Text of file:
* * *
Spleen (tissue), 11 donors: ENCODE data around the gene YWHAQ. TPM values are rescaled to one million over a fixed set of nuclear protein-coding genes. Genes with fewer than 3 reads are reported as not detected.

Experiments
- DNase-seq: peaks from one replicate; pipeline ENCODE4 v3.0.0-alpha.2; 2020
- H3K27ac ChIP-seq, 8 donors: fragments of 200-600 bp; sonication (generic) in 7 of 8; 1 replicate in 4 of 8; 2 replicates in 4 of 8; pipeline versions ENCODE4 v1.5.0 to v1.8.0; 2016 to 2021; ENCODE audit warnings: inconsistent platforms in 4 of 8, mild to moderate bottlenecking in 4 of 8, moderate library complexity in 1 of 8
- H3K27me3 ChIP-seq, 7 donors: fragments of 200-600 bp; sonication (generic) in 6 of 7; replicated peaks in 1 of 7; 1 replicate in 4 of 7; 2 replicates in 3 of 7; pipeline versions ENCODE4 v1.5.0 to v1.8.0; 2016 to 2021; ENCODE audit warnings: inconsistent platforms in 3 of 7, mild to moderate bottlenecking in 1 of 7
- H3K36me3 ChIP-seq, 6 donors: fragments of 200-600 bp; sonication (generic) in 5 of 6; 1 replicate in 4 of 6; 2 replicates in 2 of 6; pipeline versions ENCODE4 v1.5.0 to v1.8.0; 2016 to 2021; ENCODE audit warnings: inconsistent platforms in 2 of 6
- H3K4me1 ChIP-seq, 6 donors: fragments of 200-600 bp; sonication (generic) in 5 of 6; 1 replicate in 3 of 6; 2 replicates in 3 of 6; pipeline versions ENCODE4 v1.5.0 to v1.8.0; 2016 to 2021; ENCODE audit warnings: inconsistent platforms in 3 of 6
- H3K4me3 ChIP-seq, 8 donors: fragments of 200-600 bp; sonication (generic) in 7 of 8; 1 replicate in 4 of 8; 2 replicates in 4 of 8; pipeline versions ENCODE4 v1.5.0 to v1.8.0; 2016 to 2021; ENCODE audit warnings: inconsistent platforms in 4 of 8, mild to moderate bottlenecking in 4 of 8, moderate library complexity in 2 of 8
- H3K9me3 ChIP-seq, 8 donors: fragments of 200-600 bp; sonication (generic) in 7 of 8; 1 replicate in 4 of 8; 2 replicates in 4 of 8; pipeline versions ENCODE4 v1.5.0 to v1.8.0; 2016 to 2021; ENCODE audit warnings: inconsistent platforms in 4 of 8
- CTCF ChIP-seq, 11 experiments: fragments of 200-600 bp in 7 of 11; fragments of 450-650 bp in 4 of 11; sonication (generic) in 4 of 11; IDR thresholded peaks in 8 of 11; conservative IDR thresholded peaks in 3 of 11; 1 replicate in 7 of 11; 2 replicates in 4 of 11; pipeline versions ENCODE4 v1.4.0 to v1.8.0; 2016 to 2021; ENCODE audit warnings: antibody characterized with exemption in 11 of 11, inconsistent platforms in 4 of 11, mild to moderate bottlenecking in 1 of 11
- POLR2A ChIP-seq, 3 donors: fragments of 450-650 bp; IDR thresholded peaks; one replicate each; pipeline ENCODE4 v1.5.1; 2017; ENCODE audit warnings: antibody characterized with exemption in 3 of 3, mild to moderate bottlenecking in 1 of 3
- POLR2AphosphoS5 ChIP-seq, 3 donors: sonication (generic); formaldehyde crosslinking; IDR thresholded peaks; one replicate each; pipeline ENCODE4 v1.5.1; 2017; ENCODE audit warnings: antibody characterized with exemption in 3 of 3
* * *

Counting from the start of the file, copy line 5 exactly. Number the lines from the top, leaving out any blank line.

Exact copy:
- H3K27me3 ChIP-seq, 7 donors: fragments of 200-600 bp; sonication (generic) in 6 of 7; replicated peaks in 1 of 7; 1 replicate in 4 of 7; 2 replicates in 3 of 7; pipeline versions ENCODE4 v1.5.0 to v1.8.0; 2016 to 2021; ENCODE audit warnings: inconsistent platforms in 3 of 7, mild to moderate bottlenecking in 1 of 7